The facts behind Nebraska’s tremendous groundwater resources.

Is an aquifer an “underground ocean” of water?

No. The term “aquifer” actually refers to earth materials, often formations of solid rock, that can store and transmit water. So the aquifer is not water; it’s saturated sediments that have been deposited over the past 35 million years. When we pull water from the aquifer, it’s a bit like sucking water out of a sponge made of rock, gravel, sand and other geologic materials.

What is the Ogallala Aquifer?

The Ogallala Aquifer that lies beneath Nebraska is part of a larger system known as the High Plains Aquifer, which underlies about 174,000 square miles across Nebraska, Kansas, Oklahoma, Texas—as well as parts of Wyoming, Colorado and New Mexico.

What is an acre-foot?

An acre-foot is a unit of volume used in reference
for large-scale water resources such as reservoirs,
lakes, etc. An acre-foot is defined as the volume of
one acre of surface area to the depth of one foot. One
acre-foot contains about 325,853 gallons of water.

Is this the only aquifer in Nebraska?

While the Ogallala is the largest, there are actually up to six different aquifers under Nebraska—all part of the High Plains Aquifer.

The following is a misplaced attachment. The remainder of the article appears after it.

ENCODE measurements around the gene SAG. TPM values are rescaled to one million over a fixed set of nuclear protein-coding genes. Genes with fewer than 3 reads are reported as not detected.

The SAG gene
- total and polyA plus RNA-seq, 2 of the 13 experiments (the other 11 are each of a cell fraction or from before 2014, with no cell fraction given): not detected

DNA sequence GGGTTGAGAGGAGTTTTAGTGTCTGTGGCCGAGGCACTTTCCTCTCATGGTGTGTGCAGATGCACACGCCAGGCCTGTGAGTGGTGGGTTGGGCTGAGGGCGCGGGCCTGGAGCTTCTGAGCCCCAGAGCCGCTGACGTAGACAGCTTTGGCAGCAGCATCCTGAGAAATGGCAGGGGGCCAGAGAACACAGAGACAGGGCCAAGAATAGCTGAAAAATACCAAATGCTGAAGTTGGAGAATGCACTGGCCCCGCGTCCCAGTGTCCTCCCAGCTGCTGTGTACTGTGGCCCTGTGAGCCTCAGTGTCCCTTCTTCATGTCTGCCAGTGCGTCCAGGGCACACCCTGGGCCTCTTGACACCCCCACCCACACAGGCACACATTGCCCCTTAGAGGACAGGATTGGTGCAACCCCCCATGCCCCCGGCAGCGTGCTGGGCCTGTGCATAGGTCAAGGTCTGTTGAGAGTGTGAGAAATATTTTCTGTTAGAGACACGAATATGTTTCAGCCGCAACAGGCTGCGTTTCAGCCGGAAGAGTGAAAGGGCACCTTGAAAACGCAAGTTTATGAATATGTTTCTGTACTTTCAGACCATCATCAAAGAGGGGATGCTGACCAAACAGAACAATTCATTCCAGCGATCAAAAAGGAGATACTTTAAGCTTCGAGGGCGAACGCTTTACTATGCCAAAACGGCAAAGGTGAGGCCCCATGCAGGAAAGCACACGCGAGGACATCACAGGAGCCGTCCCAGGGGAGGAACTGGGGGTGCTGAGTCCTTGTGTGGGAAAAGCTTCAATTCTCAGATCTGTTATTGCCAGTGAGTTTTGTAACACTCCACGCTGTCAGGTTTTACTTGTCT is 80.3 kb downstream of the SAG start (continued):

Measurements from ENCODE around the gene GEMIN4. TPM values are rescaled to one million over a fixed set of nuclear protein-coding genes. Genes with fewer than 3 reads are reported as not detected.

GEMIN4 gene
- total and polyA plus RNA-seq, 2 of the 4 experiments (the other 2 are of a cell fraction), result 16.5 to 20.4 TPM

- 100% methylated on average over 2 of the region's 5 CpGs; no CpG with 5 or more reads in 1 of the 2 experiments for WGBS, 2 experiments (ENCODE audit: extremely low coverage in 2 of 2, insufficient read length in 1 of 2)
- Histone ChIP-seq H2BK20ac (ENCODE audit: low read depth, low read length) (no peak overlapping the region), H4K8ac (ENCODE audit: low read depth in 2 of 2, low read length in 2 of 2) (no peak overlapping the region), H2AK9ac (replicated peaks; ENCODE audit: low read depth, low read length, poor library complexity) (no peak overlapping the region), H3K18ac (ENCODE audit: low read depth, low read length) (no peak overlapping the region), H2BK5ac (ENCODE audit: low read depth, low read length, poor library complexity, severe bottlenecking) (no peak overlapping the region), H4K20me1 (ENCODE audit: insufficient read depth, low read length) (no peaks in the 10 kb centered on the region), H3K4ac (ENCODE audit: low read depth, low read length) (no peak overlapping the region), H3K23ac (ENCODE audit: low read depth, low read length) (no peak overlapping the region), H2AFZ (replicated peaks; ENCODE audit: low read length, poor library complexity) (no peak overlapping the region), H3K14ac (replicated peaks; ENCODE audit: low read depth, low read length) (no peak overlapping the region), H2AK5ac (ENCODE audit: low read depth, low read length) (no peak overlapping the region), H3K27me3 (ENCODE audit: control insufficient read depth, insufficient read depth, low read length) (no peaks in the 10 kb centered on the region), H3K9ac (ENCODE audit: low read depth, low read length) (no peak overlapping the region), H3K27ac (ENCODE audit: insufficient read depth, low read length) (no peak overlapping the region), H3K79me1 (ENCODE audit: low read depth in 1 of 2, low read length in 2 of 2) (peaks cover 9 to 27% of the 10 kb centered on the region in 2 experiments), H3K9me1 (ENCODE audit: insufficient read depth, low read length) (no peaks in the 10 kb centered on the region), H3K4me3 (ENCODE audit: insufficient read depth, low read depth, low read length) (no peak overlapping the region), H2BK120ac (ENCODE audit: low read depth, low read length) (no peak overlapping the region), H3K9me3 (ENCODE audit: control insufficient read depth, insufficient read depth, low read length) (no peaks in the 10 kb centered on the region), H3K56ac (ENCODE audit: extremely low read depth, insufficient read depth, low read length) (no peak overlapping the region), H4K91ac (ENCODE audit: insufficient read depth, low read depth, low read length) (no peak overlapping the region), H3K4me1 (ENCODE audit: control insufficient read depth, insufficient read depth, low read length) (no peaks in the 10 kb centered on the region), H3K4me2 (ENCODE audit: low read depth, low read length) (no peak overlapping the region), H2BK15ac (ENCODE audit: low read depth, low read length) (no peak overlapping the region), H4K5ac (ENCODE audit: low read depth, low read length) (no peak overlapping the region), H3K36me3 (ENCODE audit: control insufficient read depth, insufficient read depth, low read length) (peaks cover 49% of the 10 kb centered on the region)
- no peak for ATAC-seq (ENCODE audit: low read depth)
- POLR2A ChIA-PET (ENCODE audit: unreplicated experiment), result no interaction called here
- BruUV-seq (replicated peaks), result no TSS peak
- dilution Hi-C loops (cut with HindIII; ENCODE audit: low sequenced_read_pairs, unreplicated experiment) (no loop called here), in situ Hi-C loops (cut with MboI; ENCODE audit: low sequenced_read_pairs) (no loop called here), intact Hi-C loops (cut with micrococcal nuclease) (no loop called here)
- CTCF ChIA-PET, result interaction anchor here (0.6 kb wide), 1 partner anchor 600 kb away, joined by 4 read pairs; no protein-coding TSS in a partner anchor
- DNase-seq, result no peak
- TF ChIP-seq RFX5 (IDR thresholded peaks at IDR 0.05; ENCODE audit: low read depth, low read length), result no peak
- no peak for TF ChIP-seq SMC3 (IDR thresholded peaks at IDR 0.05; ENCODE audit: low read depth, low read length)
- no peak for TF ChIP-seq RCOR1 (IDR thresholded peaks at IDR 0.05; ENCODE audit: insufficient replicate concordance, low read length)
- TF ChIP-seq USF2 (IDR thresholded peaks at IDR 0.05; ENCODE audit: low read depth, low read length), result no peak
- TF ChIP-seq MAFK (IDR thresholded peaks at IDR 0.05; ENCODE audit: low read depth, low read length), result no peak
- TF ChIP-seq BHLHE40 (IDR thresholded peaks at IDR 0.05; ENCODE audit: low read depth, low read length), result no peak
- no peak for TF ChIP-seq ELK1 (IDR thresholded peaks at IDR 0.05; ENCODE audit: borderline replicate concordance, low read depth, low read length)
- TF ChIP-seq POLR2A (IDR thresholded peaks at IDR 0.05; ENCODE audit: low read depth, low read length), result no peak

How much water is in the High Plains Aquifer?

In 1980, it was estimated that the High Plains Aquifer contained about 3.25 billion acre-feet of drainable water. About 66 percent—or some 2.154 billion acre-feet—was in Nebraska. Those figures change with rainfall, drought and demand for municipal, recreational and agricultural usage.

How quickly does water move through the aquifer?

Groundwater in the Ogallala Aquifer moves from west to east at a rate of about 150 feet per year.

A snail moves 1575 times faster than water moves through the aquifer!

A snail can cover 656 feet per day. Water in the aquifer travels  about 5 inches per day.

How does irrigation in Nebraska affect groundwater levels in Texas?

The Ogallala Aquifer in Nebraska is not continuous to Texas. The Republican River valley in Nebraska has cut through the Ogallala Aquifer, effectively creating a barrier that keeps Nebraska separate from Texas. Declines in Texas stay within Texas, and declines or rises in Nebraska levels stay in Nebraska.

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